An attachment to the article identifies and defines 17 specific biases.  Much of the seminal research on DM biases was performed by Daniel Kahneman who received a Nobel prize for his efforts.  We have reviewed Prof. Kahneman’s work on Safetymatters; see our Nov. 4, 2011 and Dec. 18, 2013 posts or click on the Kahneman label. 

“Untangling your organization’s decision making” (MQ, June 2017)

While this article is aimed at complex, global organizations, there are lessons here for nuclear organizations (typically large bureaucracies) because all organizations have become victims of over-abundant communications, with too many meetings and low value e-mail threads distracting members from paying attention to making good decisions.

The authors posit four types of decisions an organization faces, plotted on a 2x2 matrix (the consultant’s best friend) with scope and impact (broad or narrow) on one axis and level of familiarity (infrequent or frequent) on the other.  A different DM approach is proposed for each quadrant. 

Big-bet decisions are infrequent and have broad impact.  Recommendations include (1) ensure there’s an executive sponsor, (2) break down the mega-decision into manageable parts for analysis (and reassemble them later), (3) use a standard DM approach for all the parts and (4) establish a mechanism to track effectiveness during decision implementation.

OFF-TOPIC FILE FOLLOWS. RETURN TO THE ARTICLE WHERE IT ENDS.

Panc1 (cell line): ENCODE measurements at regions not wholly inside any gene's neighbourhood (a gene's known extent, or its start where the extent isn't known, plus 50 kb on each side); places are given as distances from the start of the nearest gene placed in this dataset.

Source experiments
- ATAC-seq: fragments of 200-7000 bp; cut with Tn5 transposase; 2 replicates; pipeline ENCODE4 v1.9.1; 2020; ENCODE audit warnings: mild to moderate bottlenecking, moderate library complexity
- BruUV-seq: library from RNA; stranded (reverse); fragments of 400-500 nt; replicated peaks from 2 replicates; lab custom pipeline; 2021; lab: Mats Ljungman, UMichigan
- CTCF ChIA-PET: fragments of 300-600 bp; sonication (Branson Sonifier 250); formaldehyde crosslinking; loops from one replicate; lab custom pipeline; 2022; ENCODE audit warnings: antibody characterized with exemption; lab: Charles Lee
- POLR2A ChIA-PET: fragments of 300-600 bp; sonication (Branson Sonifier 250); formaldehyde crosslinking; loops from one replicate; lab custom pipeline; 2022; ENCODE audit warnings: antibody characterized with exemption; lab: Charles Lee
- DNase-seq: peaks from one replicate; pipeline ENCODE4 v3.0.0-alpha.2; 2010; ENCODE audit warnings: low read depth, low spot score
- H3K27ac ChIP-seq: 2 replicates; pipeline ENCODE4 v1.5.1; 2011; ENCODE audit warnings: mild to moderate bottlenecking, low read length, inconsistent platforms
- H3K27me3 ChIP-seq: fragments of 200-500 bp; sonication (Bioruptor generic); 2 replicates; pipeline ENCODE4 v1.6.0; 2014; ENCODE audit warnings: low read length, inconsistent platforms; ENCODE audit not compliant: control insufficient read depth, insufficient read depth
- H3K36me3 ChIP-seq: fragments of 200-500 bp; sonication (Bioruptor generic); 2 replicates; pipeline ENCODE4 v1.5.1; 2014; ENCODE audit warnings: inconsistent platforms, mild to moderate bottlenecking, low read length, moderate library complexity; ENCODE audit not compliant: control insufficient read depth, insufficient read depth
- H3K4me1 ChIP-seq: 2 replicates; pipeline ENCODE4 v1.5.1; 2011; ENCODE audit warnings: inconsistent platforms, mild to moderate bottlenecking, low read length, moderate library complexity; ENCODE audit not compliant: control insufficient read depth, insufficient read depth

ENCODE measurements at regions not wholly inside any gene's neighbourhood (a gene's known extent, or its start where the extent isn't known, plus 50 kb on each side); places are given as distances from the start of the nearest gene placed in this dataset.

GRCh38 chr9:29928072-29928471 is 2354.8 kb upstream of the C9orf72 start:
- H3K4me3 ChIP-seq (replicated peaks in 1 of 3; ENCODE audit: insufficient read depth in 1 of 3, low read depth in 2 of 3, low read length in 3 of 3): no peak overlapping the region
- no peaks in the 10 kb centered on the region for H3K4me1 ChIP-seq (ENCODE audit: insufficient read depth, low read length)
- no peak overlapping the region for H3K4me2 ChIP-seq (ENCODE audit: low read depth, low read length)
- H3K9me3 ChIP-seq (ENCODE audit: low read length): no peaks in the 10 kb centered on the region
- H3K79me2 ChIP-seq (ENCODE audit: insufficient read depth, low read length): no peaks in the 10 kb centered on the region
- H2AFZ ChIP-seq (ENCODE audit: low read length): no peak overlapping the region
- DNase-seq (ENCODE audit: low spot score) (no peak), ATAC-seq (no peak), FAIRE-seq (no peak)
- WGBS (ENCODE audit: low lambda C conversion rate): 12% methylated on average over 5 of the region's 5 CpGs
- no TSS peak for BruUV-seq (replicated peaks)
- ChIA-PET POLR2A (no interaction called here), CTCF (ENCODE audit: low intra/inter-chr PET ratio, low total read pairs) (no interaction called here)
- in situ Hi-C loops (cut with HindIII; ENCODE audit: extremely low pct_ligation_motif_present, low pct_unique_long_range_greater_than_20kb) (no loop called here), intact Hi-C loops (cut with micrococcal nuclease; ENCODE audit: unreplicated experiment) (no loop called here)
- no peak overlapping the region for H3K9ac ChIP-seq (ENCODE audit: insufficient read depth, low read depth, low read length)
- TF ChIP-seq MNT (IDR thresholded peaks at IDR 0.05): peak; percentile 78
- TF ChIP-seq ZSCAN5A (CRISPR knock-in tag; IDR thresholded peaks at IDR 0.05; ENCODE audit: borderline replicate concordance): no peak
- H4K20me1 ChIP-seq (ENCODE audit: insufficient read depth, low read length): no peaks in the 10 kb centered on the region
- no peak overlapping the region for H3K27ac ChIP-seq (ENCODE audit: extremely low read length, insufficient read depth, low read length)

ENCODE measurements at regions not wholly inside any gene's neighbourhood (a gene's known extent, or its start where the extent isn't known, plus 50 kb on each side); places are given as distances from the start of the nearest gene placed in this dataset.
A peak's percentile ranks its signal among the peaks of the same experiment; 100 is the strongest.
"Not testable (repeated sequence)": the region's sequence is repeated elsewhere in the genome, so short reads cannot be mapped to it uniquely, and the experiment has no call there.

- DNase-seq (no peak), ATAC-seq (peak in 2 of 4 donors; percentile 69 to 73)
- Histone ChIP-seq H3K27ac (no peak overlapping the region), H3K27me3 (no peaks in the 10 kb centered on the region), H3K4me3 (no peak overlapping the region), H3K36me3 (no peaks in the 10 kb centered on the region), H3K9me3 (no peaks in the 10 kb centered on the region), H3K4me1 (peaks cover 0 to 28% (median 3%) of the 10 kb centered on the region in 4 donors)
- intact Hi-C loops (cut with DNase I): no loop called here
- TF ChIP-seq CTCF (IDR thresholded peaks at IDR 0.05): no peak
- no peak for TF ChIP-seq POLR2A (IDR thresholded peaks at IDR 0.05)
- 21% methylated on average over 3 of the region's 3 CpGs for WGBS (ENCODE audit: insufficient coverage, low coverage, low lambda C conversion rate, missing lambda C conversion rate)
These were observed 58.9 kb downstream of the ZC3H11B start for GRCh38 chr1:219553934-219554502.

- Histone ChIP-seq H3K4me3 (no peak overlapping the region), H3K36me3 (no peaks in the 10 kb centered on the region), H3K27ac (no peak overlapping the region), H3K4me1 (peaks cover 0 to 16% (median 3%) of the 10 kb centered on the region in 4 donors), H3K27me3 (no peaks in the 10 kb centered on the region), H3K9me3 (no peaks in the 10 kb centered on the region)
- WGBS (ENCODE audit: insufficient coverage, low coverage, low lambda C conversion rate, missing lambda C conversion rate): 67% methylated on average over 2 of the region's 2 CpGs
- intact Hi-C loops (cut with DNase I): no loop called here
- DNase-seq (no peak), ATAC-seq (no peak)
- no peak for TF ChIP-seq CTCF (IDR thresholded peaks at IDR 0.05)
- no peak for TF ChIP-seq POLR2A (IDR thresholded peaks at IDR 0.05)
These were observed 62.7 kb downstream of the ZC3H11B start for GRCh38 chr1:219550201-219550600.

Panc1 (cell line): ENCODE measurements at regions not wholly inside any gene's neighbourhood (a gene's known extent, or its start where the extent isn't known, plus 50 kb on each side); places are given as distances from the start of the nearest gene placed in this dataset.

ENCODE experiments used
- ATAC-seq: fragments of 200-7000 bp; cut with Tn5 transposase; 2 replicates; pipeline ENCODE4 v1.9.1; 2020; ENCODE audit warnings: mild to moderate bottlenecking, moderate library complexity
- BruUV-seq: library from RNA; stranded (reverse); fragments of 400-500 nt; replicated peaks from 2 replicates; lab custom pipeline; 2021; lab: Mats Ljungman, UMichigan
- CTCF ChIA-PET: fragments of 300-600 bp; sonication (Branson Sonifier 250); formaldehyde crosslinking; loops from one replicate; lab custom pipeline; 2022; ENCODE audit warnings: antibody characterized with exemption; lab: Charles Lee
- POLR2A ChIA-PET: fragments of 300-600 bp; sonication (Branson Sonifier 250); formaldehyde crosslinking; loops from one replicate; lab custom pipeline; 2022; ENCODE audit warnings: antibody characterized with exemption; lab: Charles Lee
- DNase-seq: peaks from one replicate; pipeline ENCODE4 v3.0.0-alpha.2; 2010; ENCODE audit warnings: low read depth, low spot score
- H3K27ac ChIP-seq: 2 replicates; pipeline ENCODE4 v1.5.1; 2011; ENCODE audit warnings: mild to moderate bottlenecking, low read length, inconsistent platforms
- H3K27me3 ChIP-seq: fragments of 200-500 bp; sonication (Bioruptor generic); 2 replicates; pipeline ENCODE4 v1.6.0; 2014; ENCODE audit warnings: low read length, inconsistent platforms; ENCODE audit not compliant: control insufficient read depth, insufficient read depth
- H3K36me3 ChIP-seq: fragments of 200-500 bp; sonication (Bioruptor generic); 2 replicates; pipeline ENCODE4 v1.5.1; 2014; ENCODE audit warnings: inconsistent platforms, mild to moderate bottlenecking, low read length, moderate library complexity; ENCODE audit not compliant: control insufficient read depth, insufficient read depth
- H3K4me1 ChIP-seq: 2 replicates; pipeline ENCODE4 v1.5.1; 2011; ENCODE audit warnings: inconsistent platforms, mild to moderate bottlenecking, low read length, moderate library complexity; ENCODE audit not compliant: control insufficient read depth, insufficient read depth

The authors observe that some decisions turn out to be “bet the company” ones without being recognized as such.  There are examples of this in the nuclear industry.  For details, see our June 18,2013 post on Kewaunee (had only an 8 year PPA), Crystal River (tried to cut through the containment using in-house expertise) and SONGs (installed replacement steam generators with an unproven design). 

Cross-cutting decisions are more frequent and have broad impact.  Some decisions at a nuclear power plant fall into this category.  They need to have the concurrence and support of the Big 3 stakeholders (Operations, Engineering and Maintenance).  Silo attitudes are an omnipresent threat to success in making these kinds of decisions.  The key is to get the stakeholders to agree on the main process steps and define them in a plain-English procedure that defines the calendar, handoffs and decisions.  Governing policy should establish the DM bodies and their authority, and define shared performance metrics to measure success.